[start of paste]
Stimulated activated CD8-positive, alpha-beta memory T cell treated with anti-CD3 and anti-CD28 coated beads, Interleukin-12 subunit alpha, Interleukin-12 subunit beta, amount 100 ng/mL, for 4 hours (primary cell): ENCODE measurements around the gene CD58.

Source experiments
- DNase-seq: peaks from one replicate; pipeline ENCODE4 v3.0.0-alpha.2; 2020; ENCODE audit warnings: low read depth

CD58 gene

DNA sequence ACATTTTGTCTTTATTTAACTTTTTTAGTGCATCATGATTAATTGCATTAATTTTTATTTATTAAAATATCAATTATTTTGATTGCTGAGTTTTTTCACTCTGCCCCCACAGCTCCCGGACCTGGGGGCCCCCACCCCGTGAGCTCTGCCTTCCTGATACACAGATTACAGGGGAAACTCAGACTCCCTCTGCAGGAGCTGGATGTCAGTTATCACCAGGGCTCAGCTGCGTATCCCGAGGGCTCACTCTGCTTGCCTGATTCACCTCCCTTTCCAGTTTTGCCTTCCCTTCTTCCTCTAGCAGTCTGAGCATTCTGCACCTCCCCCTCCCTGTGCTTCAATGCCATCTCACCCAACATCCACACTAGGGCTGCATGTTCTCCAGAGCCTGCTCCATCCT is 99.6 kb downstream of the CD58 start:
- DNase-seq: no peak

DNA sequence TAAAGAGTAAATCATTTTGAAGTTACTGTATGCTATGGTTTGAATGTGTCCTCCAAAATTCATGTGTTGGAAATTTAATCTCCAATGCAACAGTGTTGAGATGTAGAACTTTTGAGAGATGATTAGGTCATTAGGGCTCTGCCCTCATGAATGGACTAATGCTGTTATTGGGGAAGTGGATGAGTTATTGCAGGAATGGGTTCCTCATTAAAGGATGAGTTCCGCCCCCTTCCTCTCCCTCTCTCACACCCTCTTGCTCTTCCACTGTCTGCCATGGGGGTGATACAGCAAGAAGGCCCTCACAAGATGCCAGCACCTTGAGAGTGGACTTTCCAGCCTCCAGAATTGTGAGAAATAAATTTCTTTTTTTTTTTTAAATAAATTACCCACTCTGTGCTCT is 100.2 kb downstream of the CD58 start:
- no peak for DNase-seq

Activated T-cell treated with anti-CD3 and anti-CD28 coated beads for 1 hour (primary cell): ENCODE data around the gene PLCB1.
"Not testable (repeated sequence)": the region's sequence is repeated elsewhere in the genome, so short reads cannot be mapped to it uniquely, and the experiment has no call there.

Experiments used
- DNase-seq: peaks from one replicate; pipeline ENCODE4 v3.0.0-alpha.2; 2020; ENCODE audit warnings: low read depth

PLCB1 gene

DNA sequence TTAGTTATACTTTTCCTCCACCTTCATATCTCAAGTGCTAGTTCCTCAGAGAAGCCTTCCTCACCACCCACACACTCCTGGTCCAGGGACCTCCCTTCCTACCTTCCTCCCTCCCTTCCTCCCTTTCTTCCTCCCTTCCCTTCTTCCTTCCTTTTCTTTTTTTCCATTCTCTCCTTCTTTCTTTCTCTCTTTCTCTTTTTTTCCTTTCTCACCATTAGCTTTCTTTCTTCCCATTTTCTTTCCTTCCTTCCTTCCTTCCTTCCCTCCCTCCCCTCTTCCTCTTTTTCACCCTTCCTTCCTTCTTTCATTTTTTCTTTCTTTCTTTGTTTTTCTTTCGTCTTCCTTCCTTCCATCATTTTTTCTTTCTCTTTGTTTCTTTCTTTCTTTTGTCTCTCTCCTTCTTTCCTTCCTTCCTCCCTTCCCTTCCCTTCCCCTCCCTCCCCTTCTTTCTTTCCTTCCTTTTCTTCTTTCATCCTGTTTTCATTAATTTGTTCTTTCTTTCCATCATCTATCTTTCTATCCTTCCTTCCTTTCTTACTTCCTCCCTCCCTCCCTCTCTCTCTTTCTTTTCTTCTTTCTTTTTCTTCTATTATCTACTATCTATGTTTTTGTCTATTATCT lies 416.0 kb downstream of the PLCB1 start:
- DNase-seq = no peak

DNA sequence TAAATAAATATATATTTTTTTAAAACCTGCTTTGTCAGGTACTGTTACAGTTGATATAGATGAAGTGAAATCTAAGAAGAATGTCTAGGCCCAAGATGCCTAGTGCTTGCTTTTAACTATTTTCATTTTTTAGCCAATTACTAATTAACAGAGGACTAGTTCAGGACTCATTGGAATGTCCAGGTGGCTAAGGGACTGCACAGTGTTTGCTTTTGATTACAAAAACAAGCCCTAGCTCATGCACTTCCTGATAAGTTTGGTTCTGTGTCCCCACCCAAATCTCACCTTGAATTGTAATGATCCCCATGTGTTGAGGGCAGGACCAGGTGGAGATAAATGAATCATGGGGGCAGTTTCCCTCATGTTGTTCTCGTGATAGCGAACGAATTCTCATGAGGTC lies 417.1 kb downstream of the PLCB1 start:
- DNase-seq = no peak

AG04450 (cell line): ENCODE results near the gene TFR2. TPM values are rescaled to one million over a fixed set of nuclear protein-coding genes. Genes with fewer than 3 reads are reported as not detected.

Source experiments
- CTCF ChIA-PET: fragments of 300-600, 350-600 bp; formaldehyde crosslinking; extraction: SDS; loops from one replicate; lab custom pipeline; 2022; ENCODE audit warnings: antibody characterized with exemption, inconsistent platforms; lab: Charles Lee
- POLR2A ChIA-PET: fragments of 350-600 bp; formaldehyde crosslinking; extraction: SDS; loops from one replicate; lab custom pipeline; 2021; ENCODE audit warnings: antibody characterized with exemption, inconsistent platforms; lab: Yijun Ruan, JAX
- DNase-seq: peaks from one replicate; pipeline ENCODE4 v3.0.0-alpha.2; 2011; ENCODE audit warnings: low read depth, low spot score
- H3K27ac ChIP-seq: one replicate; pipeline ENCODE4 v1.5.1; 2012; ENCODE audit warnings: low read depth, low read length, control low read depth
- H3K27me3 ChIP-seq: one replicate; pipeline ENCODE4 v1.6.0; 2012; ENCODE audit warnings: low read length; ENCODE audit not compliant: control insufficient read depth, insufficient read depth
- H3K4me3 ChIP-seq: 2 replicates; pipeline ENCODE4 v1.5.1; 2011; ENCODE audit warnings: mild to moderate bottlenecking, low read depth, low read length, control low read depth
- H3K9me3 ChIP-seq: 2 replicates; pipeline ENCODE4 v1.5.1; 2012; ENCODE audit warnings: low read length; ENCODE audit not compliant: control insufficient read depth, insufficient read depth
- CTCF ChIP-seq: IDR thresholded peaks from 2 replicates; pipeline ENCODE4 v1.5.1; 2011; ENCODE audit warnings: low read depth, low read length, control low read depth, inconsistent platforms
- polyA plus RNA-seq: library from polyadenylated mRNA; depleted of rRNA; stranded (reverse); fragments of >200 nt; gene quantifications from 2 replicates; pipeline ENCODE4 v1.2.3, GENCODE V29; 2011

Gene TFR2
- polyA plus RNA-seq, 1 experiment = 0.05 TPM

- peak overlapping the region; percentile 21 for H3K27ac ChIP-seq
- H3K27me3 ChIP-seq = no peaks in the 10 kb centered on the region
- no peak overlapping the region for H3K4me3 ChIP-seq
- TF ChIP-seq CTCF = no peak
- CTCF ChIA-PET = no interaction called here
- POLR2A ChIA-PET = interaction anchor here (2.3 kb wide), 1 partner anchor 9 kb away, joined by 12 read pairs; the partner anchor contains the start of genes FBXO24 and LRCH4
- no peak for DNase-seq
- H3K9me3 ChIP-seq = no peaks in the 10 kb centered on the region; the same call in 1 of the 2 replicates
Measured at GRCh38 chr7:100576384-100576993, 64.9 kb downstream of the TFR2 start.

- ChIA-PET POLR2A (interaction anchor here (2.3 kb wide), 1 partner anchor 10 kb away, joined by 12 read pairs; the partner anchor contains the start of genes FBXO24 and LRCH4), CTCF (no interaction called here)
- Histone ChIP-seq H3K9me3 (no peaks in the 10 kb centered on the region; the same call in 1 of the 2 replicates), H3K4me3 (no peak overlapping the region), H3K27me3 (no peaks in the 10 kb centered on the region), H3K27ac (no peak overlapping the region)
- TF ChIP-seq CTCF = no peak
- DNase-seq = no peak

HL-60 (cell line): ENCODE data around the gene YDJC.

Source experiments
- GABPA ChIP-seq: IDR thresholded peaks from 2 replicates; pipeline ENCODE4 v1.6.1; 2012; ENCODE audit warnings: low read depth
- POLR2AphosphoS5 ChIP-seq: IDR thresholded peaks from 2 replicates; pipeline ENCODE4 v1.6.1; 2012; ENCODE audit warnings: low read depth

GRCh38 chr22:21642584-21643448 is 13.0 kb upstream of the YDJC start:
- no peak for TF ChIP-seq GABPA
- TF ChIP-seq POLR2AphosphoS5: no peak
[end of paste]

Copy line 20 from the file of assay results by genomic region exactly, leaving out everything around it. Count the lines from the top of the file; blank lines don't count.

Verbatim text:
- CTCF ChIA-PET: fragments of 300-600, 350-600 bp; formaldehyde crosslinking; extraction: SDS; loops from one replicate; lab custom pipeline; 2022; ENCODE audit warnings: antibody characterized with exemption, inconsistent platforms; lab: Charles Lee